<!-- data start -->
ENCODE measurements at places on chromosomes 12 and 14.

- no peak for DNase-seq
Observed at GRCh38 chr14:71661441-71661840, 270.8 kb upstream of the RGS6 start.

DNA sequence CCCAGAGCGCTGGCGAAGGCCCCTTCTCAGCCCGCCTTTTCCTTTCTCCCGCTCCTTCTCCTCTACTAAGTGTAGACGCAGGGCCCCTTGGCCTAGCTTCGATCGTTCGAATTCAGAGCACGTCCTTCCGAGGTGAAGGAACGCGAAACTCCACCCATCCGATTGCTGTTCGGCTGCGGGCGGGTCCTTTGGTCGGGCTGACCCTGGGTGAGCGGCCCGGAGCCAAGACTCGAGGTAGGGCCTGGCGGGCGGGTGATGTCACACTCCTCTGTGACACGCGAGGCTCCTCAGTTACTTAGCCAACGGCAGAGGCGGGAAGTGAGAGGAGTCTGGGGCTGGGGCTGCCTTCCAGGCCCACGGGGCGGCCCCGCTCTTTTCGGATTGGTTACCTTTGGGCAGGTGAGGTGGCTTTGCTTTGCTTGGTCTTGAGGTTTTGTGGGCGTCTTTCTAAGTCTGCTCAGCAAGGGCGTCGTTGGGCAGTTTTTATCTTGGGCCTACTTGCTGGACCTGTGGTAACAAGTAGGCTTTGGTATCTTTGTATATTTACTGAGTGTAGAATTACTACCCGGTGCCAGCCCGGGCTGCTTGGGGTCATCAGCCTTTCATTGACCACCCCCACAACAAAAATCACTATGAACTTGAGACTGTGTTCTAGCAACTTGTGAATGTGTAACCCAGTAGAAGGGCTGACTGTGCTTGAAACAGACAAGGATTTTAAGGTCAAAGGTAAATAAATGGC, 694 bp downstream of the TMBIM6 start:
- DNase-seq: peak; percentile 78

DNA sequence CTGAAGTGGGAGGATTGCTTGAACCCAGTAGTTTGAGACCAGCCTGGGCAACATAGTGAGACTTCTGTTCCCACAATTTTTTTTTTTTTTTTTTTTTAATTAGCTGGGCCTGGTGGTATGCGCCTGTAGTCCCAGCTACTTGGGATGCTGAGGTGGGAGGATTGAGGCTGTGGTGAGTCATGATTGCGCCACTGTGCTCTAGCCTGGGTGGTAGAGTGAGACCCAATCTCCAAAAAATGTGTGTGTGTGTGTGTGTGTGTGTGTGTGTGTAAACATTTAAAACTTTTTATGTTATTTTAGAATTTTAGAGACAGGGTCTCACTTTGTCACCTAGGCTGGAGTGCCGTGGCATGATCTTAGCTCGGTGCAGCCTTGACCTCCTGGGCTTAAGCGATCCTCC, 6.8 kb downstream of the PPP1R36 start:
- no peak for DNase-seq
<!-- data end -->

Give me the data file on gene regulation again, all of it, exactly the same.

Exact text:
ENCODE measurements at places on chromosomes 12 and 14.

- no peak for DNase-seq
Observed at GRCh38 chr14:71661441-71661840, 270.8 kb upstream of the RGS6 start.

DNA sequence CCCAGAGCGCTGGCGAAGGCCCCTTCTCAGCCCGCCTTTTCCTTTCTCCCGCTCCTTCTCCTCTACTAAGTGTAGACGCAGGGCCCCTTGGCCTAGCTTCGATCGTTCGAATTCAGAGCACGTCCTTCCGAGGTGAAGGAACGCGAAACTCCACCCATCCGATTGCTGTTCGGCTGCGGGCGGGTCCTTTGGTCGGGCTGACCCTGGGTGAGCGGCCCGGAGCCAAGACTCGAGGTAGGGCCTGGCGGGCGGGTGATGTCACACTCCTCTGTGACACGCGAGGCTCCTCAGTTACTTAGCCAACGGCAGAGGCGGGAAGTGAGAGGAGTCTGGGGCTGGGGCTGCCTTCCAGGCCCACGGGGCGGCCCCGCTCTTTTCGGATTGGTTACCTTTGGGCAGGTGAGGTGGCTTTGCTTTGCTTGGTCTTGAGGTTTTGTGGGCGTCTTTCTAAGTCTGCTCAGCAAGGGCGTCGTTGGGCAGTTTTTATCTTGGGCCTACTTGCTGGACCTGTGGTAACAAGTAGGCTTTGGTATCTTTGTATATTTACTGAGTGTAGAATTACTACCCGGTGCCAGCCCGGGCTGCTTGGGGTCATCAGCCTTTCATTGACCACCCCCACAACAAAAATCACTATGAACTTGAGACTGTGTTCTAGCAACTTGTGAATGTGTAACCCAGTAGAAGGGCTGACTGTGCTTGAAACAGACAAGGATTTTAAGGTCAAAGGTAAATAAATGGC, 694 bp downstream of the TMBIM6 start:
- DNase-seq: peak; percentile 78

DNA sequence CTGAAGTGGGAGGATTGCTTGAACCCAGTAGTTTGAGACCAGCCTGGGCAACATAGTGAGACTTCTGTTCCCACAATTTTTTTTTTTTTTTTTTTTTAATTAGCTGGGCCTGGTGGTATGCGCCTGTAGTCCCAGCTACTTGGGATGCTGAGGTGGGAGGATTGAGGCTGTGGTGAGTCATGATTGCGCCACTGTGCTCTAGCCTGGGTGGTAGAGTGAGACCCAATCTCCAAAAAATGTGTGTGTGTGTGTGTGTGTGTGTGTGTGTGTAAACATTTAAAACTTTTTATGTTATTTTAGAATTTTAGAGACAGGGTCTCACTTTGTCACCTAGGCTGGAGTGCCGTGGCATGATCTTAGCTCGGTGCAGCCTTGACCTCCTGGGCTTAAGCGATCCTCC, 6.8 kb downstream of the PPP1R36 start:
- no peak for DNase-seq